Pennsylvania's budget process is broken, but not because we have a left-of-center governor and a right-of-center legislature. We've had combinations like this before.
The real problem is deeper: Our state's economy is under-performing — and has been for decades. If it were a student, an honest teacher would have to give a grade of "F" for effort.
One problem is that our built-in expenses far exceed our revenue — and that has been the case almost every year since Ed Rendell was governor. Our pension system requires about a half-billion dollars each year just to keep us from falling further behind. Health-care costs for state employees, state retirees, and those on Medicaid continue to grow faster than inflation.
Harrisburg has a moral obligation as stewards of taxpayer dollars — and as representative of citizens truly in need — to make sure that every dollar is spent wisely. Our elected officials ought to rein in unnecessary spending, reform state programs, and eliminate or modernize agencies. Those steps will address the expense side of the ledger, but can't fix a sluggish economy alone.
Pennsylvania has been in the bottom of the 50 states for job creation for much of the last generation. Our unemployment rate is usually worse than the national average. And, in 2016, we lost population.
Reducing the cost of government alone won't increase jobs — nor will raising taxes on working families or the few segments of the economy that are prospering.
This isn't about blame. It's about losing sight of the bigger picture during annual budget fights. Without that larger vision, we focus on stop-gap measures to "balance" the budget, such as one-time spending cuts, borrowing against various funds, or (worst of all) raising taxes.
Instead, we should be focusing on long-term, meaningful economic growth. We need to incentivize employers to create jobs, entrepreneurs to start businesses, and small businesses to expand.
A growing economy would create new businesses, raise wages — and, yes, send more dollars to Harrisburg. And, there would be fewer people in need of aid — be it unemployment compensation or medical, food, housing or income assistance. That's a smart, effective, and compassionate way to reduce the pressure on government's budgets.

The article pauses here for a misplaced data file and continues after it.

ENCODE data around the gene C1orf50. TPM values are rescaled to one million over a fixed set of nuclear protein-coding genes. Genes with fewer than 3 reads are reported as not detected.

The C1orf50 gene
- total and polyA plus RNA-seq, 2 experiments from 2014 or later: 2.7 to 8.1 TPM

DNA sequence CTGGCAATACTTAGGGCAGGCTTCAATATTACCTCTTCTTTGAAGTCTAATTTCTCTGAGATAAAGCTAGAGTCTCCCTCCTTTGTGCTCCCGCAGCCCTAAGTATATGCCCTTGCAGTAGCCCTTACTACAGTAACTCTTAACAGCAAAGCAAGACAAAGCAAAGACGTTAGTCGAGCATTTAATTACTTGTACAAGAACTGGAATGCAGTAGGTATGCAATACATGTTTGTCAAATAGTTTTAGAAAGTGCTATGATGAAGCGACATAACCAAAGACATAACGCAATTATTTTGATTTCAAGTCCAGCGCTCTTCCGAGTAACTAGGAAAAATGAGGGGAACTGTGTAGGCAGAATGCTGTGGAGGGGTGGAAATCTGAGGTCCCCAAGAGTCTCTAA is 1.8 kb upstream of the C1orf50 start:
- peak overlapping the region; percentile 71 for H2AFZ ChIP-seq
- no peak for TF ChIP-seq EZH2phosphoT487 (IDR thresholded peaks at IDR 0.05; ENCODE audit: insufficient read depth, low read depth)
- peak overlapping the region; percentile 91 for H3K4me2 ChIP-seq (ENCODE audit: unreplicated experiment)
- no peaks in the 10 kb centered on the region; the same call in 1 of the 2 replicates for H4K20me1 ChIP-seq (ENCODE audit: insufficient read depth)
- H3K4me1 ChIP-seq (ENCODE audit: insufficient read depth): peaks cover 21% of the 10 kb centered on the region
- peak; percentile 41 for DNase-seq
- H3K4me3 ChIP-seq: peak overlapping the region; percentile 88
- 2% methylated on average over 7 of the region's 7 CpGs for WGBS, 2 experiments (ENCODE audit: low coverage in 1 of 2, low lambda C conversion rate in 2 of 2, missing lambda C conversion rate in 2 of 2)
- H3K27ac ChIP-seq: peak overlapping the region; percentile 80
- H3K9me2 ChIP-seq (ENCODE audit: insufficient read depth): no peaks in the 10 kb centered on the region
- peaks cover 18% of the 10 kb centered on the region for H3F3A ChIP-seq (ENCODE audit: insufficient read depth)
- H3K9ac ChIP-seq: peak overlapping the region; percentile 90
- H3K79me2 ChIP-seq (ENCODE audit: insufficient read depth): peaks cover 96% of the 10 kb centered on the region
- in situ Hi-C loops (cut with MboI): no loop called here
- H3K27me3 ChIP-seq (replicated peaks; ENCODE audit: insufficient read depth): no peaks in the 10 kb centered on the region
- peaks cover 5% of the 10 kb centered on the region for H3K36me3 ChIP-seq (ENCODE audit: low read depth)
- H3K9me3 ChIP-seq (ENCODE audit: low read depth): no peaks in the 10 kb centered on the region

Now here's the good news: Pennsylvania has the tools not just to do better economically, but we also have the assets necessary to have the strongest economy of any state.
Here are some of our assets: more natural gas resources than Saudi Arabia; more universities than any state per capita — and among the nation's leaders in research, business, medicine, and engineering; some of the finest hospitals in the nation; bio/pharma hubs in the Lehigh Valley, Philadelphia's suburbs, and the Pittsburgh region; and a location within hours of half of the nation's population, connected with them and the rest of the world through highway, air, rail and port facilities.
Policy-makers in Harrisburg need to leverage those assets to grow our economy. They need to cut our corporate tax rate; adjust our regulations; fix our misguided legal system; reposition our secondary education and community college system; and invest in our infrastructure to get our people, customers, and products where they need to be.
If we properly develop and use the assets we have, no state can match us.
The commonwealth has a clear choice. Keep plodding from one short-term budget crisis to the next, burdening citizens and businesses in the process, or create a brighter future for all Pennsylvanians.
Harrisburg, it's time to act.